How Long Does It Take to Get a Mortgage Loan?: Everything You Need to Know

Rohan Mathew

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Finding the home of your dreams isn’t as simple as you might think. It takes time, dedication, and a willingness to see past potential flaws and issues.

While finding your ideal home is challenging in and of itself, the mortgage process is often much harder. With the median home price in the US coming to almost $226,800, nearly every buyer will need to apply for a mortgage loan if they want to make a fair offer.

So, how long does it take to get a mortgage loan in the first place?

Unfortunately, the answer isn’t simple. Here’s what you need to know about the mortgage loan timeline.

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Pre-Qualifications Are Nearly Instant

One of the first things you should do when you start looking for homes is to get pre-qualified for a mortgage. This process is as simple as entering your most basic financial information into your preferred lender’s website.

The system then generates a rough estimate of what you’d be able to borrow from that lender in a matter of minutes.

Once you’re pre-qualified, your lender will give you a pre-qualification letter that you can give to your real estate agent. This helps them narrow down the types of listings they show you and makes it easier for them to understand your budget.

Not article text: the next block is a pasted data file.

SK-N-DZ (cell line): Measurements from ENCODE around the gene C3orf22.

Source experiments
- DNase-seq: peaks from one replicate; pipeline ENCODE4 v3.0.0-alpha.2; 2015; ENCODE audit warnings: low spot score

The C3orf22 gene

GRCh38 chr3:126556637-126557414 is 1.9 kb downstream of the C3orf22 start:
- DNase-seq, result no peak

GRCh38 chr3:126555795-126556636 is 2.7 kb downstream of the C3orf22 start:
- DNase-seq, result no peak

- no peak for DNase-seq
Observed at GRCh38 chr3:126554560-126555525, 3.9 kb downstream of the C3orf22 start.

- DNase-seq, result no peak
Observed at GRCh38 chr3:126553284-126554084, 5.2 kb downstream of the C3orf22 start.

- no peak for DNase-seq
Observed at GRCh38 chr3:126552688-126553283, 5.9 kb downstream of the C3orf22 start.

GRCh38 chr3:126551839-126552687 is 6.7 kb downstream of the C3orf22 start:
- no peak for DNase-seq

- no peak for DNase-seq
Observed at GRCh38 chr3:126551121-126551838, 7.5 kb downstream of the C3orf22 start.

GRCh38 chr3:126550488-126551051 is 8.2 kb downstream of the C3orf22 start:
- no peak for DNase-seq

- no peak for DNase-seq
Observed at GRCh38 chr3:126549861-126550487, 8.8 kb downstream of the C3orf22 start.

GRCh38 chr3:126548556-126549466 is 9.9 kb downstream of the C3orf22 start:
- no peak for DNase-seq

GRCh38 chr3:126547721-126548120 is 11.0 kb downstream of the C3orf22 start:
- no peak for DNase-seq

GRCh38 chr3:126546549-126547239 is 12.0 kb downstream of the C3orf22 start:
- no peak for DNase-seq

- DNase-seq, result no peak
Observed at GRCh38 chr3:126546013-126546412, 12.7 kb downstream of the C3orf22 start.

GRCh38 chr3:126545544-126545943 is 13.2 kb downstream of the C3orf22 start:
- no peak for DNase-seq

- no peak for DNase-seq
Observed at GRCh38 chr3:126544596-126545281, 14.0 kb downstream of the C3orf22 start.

Keep in mind that pre-qualifications are not set in stone. They’re designed to give you a general idea of the types of homes and price range you can afford to look at.

You can also get adjustable-rate mortgage loans by following the credit union mortgage loan rules and options, which can lower your monthly payment.

Pre-Approvals Take Longer

The pre-approval process is where you find out how much you’ll really be able to borrow from your lender. This happens after you provide them with a completed application and they have a chance to review all of your information.

Depending on the lender, this can take anywhere from a few days to a few months.

It all comes down to your financial situation and how many other applications the lenders are having to process at that time. The busier they are, the longer it will take for them to reach a decision on your loan.

However, once you get pre-approved for your mortgage loan, you’ll be able to make qualified offers on properties that you’re interested in.

What Can Slow the Process Down

Every mortgage loan timeline is unique. Some applications are easy to process and borrowers will get decisions in a matter of days. Others can take weeks or even months before lenders are able to reach a decision.

That said, there are a few things that can slow the process down further.

Lack of the Necessary Documents

Every loan application requires detailed information about your finances. Most lenders expect you to provide current pay stubs, tax returns, bank statements, and supporting documents that prove your income level.

If you don’t have those documents on hand, you’ll need to find them and send them to your lender before they can process your application. The longer it takes you to track that information down, the longer the timeline for your mortgage loan will be.